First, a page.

there isn't? no comparison at all? dried ginger is just that, dried wrinkly ex-fresh ginger. do they taste exactly the same? not exactly. but there are certainly comparisons to be made

                    btw -not all the dried ginger is powdered. i have a jar of dried ginger that is unground in my cabinet right now. It is very common in asian pantries and markets.

                    if it dries on your fridge, or dries in a dehydrator it is still dried. as long as it isn't moldy, it's still fine to use.

                    1. re: thew
                      HaagenDazs Jan 15, 2009 06:41 AM

                      There's a comparison to be made in that all ginger products originate from one source, but dried ginger is a prepared and is used in certain and different ways than fresh ginger. You buy it or create it (say in an at home dehydrator) for certain purposes. When you buy fresh ginger to use it in say a stir fry and forget about it, depending on the degree of "old-ness" you can't use it for that same application and expect it to have the same flavor, taste or aroma.

                      I understand that there are different products and they all originate in the same place but think about what the original poster is asking about. I go back to my original stance that we're not talking about dried and/or ground ginger, we're talking about a forgotten piece of produce that's been sitting on top of a fridge for 3 weeks. They didn't buy fresh ginger and think, "hmm, maybe I'll let this sit out for 3 weeks and then I see what I can use it in." They bought it to use it in it's fresh form and then simply forgot about it. If you want to talk about dried, dehydrated, powdered, or ginger in a form other than fresh, start another topic.

                      1. re: HaagenDazs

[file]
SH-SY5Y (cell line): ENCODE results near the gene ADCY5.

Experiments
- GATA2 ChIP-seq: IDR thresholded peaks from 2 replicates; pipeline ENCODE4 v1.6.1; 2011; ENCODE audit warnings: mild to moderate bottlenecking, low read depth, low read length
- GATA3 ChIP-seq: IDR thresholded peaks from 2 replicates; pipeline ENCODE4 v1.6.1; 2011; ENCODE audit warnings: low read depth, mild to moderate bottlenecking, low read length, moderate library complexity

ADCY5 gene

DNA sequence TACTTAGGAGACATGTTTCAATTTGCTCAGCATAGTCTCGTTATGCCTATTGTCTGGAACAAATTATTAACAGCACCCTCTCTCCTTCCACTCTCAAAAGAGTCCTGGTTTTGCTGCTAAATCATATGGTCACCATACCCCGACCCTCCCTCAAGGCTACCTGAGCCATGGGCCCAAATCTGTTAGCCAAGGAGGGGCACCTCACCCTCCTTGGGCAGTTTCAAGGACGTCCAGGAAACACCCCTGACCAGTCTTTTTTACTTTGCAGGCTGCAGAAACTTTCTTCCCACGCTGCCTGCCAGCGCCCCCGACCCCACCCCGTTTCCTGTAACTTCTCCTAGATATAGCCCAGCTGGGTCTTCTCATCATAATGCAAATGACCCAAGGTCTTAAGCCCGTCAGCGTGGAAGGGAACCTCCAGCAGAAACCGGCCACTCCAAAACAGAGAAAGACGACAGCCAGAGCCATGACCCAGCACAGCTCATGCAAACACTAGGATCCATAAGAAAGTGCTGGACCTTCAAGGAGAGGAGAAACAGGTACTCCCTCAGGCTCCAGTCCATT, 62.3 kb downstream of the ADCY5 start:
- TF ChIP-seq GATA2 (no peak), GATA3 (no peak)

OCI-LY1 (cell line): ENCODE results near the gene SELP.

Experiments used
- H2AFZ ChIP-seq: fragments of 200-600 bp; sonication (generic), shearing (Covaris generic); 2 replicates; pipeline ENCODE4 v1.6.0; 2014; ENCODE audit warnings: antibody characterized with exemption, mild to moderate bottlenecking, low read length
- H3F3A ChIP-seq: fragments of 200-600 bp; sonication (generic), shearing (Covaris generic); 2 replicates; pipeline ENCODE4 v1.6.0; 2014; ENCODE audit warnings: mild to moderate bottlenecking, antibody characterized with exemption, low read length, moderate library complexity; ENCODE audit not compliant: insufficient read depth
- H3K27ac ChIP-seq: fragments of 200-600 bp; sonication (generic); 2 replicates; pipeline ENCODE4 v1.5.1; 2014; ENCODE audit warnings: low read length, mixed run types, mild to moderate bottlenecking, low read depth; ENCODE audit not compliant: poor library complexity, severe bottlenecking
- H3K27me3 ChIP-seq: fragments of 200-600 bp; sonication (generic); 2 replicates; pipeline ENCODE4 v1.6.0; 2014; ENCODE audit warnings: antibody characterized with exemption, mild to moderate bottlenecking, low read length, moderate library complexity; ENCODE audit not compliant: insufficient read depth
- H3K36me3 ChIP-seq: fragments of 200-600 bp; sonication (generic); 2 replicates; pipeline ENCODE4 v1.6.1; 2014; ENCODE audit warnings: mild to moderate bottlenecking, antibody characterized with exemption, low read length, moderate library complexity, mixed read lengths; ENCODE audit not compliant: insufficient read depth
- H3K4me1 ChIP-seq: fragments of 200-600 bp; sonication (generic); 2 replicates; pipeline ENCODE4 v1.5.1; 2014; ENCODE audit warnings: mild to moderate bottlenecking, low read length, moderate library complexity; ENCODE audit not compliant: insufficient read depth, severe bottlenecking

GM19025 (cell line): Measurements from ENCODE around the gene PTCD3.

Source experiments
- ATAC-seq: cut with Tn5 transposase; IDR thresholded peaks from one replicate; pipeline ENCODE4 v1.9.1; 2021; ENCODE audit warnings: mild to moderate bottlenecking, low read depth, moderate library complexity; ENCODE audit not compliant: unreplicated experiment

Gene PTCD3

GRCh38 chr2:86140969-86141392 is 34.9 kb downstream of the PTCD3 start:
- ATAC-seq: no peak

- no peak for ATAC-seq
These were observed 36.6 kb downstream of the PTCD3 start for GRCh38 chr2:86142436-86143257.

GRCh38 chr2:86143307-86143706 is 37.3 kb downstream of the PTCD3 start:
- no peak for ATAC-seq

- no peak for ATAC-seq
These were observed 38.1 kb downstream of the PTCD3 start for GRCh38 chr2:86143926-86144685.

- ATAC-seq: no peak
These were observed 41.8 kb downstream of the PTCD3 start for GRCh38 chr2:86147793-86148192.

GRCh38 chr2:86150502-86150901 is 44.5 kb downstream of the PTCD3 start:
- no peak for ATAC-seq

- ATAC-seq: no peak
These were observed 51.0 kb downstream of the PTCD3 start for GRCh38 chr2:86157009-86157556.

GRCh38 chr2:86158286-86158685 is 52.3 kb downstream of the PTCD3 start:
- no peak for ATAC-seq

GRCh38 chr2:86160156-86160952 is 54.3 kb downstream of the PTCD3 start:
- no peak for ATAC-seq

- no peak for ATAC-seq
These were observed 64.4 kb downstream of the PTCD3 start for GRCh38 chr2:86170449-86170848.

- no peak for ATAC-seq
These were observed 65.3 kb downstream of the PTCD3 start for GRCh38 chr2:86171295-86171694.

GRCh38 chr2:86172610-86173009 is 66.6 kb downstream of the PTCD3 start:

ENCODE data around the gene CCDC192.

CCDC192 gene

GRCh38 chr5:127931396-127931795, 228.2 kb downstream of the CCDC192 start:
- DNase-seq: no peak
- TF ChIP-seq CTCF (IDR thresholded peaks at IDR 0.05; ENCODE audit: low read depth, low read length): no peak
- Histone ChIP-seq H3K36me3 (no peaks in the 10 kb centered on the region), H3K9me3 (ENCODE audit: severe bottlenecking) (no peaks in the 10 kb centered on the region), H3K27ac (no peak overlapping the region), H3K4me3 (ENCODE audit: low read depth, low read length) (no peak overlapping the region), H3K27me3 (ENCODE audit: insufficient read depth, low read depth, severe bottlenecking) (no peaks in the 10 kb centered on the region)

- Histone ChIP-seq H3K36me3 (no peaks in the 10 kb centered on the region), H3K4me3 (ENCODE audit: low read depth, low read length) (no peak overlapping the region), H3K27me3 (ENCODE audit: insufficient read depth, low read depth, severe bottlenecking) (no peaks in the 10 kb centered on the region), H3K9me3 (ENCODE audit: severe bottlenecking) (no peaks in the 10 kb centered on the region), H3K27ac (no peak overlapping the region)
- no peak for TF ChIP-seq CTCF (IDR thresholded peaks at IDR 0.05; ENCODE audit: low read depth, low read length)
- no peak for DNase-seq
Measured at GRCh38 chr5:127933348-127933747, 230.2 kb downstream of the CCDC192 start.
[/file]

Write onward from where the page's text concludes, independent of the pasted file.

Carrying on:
thew Jan 15, 2009 10:09 AM

                        and as i finished my post
                        "...as long as it isn't moldy, it's still fine to use."

                        1. re: thew
                          HaagenDazs Jan 15, 2009 10:29 AM

                          Good point. I remember the last time I ate something I left out for 3 weeks and it got moldy. Just didn't quite taste right.

                          1. re: HaagenDazs
                            Caralien Jan 15, 2009 10:33 AM

                            but the dog loved it! :)

          2. scoopG Jan 14, 2009 03:01 AM

            Agree with alkapal. Also for future purchases, the more the shiny the ginger skin is, the fresher it is.

            1 Reply
            1. re: scoopG
              alkapal Jan 14, 2009 04:41 AM

              good point about that young skin!

            2. alkapal Jan 13, 2009 09:04 PM

              sure, you can use it.

              most likely it is dried out, and thus will be tougher and harder than when fresh. mince it quite fine after peeling, or just grate it (and this removes the "fibrous" issue). you can use it sliced in hot tea....good for the lungs!

              fyi, in future, buy the younger, smaller ginger -- easier to use.

              5 Replies
              1. re: alkapal
                Caralien Jan 14, 2009 05:22 AM

                You can also freeze ginger and grate it frozen with a microplane. Peeling the outside with a spoon (hold round part with thumb in indention) is the easiest method with a fresh piece.

                If you happen to have too much, put it into a chopper and blend; for longer keep, add a pinch of sea salt and a neutral oil to keep in the refrigerator in a small jar (alternatively, add habaneros and garlic to the mix to top rice, add to a stir fry or eggs...)

                1. re: Caralien
                  jgg13 Jan 14, 2009 11:05 AM

                  Good advice. I came across the spoon technique but never thought to "reverse" the spoon, that'd likely be easier. Never thought to use the microplane on the frozen ginger.

                  1. re: jgg13
                    Caralien Jan 14, 2009 01:40 PM

                    used 3 nights ago for the roast beef marinade--perfect (and no chunks to get stuck between my teeth!)

                    1. re: Caralien
                      jgg13 Jan 14, 2009 01:44 PM

                      I only recently got off my lazy butt and bought a microplane. I swear, I'm starting to question what *can't* it do :)

                      1. re: jgg13
                        Caralien Jan 14, 2009 02:23 PM

                        frozen blue cheese atop baked or roasted potatoes...